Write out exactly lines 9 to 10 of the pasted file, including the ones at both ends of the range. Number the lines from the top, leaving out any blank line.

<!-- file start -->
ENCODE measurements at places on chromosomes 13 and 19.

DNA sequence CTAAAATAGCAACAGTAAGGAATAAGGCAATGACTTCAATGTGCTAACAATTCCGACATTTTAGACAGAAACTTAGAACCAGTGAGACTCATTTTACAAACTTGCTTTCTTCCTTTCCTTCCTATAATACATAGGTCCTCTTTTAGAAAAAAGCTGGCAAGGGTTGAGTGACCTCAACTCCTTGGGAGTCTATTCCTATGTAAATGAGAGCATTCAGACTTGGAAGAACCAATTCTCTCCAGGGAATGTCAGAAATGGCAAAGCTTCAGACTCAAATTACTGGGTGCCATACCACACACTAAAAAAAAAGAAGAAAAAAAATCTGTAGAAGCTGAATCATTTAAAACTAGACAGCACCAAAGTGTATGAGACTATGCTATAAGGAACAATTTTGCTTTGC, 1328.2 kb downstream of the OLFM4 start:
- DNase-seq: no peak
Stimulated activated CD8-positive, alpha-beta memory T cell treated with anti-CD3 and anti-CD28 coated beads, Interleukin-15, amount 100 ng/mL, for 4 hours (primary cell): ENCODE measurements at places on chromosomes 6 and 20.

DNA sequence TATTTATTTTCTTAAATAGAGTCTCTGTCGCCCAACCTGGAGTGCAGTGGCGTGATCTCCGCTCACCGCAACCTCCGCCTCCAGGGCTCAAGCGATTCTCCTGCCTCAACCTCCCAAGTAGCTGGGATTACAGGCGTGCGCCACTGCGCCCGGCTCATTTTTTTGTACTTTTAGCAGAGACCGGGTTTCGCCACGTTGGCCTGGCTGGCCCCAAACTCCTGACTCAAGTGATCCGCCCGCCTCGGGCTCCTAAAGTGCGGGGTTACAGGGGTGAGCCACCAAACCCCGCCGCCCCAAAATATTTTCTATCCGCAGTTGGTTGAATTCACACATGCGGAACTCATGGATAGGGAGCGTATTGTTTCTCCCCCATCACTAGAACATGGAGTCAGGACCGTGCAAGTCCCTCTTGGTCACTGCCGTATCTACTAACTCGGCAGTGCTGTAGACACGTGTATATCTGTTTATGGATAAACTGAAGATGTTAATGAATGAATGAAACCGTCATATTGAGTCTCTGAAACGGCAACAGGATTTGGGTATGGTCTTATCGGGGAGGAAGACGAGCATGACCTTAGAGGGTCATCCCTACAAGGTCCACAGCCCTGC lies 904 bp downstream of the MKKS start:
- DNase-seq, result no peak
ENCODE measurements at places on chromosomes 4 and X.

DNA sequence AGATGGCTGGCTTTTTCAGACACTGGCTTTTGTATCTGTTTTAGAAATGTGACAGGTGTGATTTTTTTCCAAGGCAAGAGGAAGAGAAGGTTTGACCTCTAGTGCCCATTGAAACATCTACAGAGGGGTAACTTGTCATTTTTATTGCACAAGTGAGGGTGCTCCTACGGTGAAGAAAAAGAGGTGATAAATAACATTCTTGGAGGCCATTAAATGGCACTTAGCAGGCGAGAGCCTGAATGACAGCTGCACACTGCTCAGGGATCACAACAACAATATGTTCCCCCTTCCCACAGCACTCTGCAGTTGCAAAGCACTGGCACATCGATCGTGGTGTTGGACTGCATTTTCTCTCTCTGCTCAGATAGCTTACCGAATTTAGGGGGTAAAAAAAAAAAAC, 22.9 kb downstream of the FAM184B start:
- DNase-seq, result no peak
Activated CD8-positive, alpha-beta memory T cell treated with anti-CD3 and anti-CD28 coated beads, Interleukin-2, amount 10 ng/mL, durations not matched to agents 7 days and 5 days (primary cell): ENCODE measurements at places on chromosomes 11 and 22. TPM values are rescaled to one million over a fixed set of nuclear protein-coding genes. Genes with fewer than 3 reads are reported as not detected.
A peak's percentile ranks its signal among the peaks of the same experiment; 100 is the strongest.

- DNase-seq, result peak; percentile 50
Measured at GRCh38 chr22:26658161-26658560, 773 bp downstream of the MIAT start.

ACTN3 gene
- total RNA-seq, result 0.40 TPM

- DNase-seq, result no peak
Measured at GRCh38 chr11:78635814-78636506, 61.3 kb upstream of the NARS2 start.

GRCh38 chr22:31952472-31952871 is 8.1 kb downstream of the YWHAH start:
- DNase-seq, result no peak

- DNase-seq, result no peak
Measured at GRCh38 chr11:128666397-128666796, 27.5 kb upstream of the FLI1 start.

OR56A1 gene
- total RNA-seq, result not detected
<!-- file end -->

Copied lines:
- DNase-seq, result no peak
Activated CD8-positive, alpha-beta memory T cell treated with anti-CD3 and anti-CD28 coated beads, Interleukin-2, amount 10 ng/mL, durations not matched to agents 7 days and 5 days (primary cell): ENCODE measurements at places on chromosomes 11 and 22. TPM values are rescaled to one million over a fixed set of nuclear protein-coding genes. Genes with fewer than 3 reads are reported as not detected.